As problems with higher education go, this is maybe not the most serious concern but, according to an article by Reeve Hamilton in the Texas Tribune:

There has been much hand-wringing across Texas about changes being considered at the state’s flagship four-year institutions in response to a public perception that college and university faculty need to be more productive. Tuition at public institutions around the state has risen, and students are amassing significant debt. Yet graduation rates in the state remain low, causing some students, parents and the politicians who represent them — and control the state’s higher ed funding — to wonder if they’re getting their money’s worth from the faculty.

“Somebody’s just got to work harder,” Texas A&M University System regent Phil Adams said to a group of faculty at a meeting in May.

That sentiment has also been driving controversial policies at other higher education institutions, including community colleges, that have largely gone overlooked. Some worry that they changes are creating a significant statewide faculty morale problem with potentially serious consequences.

Various state colleges are now implementing procedures to keep faculty working hard. One college now has a policy to prevent tenured professors from “loitering and loafing during work hours.”

Mary Aldridge Dean, executive director of the Texas Faculty Association, wondered how a college could know “it’s loafing and not thinking?” Other colleges are cutting faculty pay and forcing professors to teach more students.

This recent push comes along with Texas Gov. Rick Perry’s recent drive to reform colleges to focus more on productivity, outputs, and practicality.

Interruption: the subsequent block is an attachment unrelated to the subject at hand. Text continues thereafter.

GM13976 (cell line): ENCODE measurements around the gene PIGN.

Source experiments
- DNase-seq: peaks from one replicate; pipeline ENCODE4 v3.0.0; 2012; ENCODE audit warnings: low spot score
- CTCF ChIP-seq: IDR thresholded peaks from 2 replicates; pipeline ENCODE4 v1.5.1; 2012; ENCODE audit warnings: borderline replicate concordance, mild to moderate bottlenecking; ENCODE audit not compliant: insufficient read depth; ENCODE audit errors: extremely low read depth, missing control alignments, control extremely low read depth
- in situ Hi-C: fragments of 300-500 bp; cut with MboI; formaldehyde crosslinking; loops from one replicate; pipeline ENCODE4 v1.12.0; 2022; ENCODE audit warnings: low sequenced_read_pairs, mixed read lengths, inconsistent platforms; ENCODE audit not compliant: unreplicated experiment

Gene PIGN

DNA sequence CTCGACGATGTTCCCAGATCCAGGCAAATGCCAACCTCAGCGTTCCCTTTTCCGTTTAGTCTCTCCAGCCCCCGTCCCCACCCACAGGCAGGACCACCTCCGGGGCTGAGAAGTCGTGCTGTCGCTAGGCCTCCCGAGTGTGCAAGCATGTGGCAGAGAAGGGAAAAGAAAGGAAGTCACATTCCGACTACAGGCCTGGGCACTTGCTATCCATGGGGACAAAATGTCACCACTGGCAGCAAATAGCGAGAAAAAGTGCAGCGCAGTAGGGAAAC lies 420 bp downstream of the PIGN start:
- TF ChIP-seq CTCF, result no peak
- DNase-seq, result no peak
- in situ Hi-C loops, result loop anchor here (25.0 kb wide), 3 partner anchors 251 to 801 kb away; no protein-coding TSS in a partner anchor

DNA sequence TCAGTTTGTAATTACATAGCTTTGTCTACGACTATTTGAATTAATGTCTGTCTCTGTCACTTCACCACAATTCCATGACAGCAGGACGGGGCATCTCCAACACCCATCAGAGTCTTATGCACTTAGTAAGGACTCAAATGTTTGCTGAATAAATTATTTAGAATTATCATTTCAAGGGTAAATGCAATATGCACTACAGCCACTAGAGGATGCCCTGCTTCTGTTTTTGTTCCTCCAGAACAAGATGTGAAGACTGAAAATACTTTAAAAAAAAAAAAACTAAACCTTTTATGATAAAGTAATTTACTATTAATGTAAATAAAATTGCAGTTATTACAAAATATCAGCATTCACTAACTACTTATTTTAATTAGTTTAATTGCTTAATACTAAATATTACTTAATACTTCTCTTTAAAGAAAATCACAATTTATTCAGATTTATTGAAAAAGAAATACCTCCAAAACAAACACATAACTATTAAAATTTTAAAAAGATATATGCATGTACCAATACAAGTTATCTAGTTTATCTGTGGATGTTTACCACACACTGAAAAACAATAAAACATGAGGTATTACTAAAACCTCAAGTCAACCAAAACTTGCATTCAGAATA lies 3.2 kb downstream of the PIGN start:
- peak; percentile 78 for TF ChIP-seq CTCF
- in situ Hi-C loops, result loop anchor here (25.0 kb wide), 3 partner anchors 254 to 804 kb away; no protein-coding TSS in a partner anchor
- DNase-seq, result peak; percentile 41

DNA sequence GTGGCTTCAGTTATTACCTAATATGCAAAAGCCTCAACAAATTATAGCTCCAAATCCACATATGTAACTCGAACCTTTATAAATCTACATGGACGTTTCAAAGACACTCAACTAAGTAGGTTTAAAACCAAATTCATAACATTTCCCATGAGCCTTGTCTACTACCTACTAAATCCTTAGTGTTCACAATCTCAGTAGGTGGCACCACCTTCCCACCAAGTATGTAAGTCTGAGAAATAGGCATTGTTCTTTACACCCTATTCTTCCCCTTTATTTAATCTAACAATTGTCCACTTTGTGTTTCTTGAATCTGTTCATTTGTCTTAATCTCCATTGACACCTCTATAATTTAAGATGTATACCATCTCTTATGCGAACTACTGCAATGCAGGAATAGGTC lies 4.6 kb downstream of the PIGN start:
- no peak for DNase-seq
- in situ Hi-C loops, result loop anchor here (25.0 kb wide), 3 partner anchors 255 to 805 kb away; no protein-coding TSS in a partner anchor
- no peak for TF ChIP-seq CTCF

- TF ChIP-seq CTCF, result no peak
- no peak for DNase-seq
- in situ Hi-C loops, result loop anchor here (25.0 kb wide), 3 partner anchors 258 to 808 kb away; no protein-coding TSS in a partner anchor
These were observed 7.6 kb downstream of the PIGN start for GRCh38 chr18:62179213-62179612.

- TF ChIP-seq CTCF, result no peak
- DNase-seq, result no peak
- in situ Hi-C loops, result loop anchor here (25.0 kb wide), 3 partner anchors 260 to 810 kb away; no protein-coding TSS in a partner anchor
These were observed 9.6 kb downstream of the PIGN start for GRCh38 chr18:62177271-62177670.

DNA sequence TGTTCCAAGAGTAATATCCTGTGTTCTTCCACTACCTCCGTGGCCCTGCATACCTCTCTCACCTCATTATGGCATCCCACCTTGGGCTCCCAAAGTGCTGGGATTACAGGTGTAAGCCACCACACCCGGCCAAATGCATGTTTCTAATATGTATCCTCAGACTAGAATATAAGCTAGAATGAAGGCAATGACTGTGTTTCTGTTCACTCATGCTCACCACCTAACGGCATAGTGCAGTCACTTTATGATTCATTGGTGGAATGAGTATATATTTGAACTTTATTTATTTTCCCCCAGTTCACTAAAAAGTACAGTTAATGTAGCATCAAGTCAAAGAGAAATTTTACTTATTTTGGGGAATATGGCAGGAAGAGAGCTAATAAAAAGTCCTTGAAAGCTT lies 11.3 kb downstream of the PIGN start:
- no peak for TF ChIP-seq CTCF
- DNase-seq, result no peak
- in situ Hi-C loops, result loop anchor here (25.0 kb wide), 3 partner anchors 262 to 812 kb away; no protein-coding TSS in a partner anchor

Some of this makes sense, but, as the article points out, many faculty object to such moves.

As professors are called on to teach more classes with more students, [University of Texas at Brownsville emeritus professor Renee Rubin] said, they have to give simpler assignments with less personalized assessment. As they are asked to get more of those students through the system faster, some faculty worry about declining quality and rigor.

Well no wonder there’s a morale problem. While some argue that Gov. Perry’s proposed reforms actually might help higher education, in fact his rapport with state college faculty sort of resembles an abusive relationship; if you treat someone like he doesn’t matter, eventually he starts to feel like he doesn’t matter.

Many worry such reforms will cause Texas professors to leave the state for institutions where they’re likely to be treated better. That probably wouldn’t improve education in the Lone Star State.

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Daniel Luzer is the news editor at Governing Magazine and former web editor of the Washington Monthly. Find him on Twitter: @Daniel_Luzer